Whether you write for film or TV, a cold open can provide a vital and dynamic way into your screenplay.
They say that in the business, nobody will read past the first ten pages if they aren’t interested in what they see. Much in the same way, the first five to ten minutes of runtime can mean the difference between a viewer sticking through to the end or going back to the Netflix homepage.
Those five to ten pages or minutes strategically coincide with the cold open. This part of the script has to be irresistibly intriguing, either through the mystery it teases, the quality of its jokes, or the characters it introduces.
The cold open is the key to grabbing your audience’s attention. A lot of pressure rests on those first few minutes. It’s important to know how to make the most of them.
But it’s also important not to rest on cliches in your cold open. If used lazily, it can seem like a cheap way of suggesting what is to come without doing work in the rest of the first ten pages. So don’t rest on your laurels. Make your cold open mean something.
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What Is a Cold Open, Anyway?
A cold open is an introductory scene that precedes a film or show’s opening credits. Often, it’s used to set up the general story arc, or the theme of a particular episode.
Every cold open has the same goal: to hook the audience so they keep watching and to suggest the nature and tone of the story.
Let’s talk about the notion of hooking an audience. The term “hook” describes the quality of a story that captures the viewer’s attention. It’s the selling point, the big draw, the money piece of your story – and you should know what it is before you take to the page.
The hook is directly related to the “why” of your story. The two main questions this “why” leads into are: Why is this story compelling? and Why is this story worth anybody’s time?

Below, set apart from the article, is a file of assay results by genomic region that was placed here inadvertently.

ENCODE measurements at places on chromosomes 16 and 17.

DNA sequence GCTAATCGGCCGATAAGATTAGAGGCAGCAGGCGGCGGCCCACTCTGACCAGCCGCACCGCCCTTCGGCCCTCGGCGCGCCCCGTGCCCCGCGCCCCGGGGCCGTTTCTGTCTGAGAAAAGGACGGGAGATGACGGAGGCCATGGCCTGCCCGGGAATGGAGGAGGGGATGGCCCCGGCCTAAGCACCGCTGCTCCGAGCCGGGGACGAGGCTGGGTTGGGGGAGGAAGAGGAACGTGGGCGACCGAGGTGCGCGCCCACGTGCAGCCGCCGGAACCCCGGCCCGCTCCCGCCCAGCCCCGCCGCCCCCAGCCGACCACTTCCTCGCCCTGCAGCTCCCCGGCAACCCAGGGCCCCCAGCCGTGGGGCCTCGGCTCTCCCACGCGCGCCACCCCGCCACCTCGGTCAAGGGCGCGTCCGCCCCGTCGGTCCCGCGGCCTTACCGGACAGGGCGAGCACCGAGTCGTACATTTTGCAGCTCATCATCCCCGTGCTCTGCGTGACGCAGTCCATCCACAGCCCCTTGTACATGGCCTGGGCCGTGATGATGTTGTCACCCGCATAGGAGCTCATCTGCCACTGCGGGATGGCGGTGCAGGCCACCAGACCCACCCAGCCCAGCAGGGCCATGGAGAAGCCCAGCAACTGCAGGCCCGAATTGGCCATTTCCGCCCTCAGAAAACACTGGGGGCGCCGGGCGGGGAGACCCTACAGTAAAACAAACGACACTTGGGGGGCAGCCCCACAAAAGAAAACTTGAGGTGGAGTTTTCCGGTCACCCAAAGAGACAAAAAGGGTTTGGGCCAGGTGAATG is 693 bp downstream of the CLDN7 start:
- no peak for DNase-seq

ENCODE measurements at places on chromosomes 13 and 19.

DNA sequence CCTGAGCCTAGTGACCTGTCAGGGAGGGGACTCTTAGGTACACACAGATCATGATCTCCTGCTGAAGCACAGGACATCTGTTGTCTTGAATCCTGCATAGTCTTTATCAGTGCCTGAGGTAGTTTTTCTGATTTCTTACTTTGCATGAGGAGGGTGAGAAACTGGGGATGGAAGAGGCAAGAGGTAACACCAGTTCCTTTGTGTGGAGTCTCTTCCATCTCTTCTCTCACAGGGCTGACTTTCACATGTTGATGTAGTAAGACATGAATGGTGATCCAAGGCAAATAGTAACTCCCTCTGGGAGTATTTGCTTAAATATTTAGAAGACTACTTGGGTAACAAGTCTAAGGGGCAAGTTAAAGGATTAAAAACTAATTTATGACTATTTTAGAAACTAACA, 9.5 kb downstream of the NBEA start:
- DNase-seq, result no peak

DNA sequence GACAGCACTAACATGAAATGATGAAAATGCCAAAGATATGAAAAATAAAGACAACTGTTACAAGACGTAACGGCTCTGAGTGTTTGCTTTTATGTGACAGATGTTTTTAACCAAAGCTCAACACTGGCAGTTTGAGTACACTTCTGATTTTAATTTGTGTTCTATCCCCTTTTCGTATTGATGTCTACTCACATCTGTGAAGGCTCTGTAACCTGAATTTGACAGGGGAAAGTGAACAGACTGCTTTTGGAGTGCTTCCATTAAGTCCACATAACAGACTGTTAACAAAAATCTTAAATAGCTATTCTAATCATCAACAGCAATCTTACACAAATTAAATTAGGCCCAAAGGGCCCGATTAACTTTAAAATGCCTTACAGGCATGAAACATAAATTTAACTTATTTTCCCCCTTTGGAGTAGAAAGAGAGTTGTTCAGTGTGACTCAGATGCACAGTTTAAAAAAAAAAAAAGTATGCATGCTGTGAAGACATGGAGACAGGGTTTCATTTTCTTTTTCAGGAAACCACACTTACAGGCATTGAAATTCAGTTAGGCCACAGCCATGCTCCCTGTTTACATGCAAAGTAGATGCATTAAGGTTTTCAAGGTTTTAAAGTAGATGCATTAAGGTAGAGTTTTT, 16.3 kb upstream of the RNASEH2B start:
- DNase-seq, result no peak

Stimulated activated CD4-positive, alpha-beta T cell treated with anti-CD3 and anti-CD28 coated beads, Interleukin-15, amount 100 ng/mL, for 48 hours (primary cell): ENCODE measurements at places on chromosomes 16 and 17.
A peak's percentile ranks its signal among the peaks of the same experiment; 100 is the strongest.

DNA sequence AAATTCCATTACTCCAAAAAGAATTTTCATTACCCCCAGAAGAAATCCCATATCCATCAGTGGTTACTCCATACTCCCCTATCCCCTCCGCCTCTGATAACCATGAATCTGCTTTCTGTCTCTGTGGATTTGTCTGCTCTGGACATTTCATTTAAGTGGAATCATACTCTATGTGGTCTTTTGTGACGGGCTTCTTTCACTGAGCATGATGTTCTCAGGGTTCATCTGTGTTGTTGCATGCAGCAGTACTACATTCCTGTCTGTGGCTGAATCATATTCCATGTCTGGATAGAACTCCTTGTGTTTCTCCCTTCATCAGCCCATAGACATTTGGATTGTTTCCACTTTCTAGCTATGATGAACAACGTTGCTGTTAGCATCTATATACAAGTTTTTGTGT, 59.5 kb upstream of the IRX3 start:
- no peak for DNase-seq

The art of persuasion is very much alive in screenwriting, and the cold open can be your opening argument.
In your pitch, you are trying to convince agents, producers, executives, etc. to invest in your script. In your cold open, you are trying to convince viewers to stay in their seats.
For the latter, you need to give the audience a taste of what is going to unfold before them. What are they about to get themselves in for?
Why a Cold Open?
Furthermore, why a cold open? Why not just a regular linear opening scene?
The cold open has become an increasingly used trope in TV and film in recent years. This leaves it in danger of feeling a turn off rather than a hook. To counteract this, you need to make sure your cold open means something to your story.
What is it about your story that makes a cold open relevant?
- A TV sitcom, for example, will return to the same characters each episode. Therefore, the cold open provides a way of highlighting what these characters might be dealing with in this particular episode. Where are they at and what does this episode hold for them?
- A drama or thriller, however, might want to throw the audience into the action in the cold open. This will leave the audience wondering how they will end up where they began. What are the dots that join the cold open and the rest of the story together?
Similarly, in a film, a cold open can introduce story elements in a compelling way. Think of The Matrix, for example.
- The opening sequence isn’t directly related to the scenes that will follow straight after it.
- But the cold open introduces key elements of this unique world and story (the Agents, Trinity, the Phone-booths).
- Not only this, but The Matrix‘s cold open introduces key elements of the film’s style and tone. We see snippets of the film’s unique visuals here and get a sense of the action to come.
The Matrix‘s cold open works so well in part because there are many idiosyncratic elements to introduce. In this, the cold open has a distinct and valuable purpose.
Cold Open Types In Action
Cold opens are not one size fits all. There are a few different types that, depending on the desired effect, will play out differently and draw the audience in for different reasons.
Note that some of these cold open types can be grouped under the same umbrella.
Throwing a Wrench
These cold opens tease the story by introducing a subject that will be a continuous point of conflict. Sometimes this subject will be the thematic center point; other times, it will only be a wrench thrown into the characters’ lives as they go about their usual ways.
The subject is therefore a catalyst or inciting incident for the storyline. It is an overt way to set up the conflict, one that works particularly nicely for the episodic format, though it can be applied to others just as well.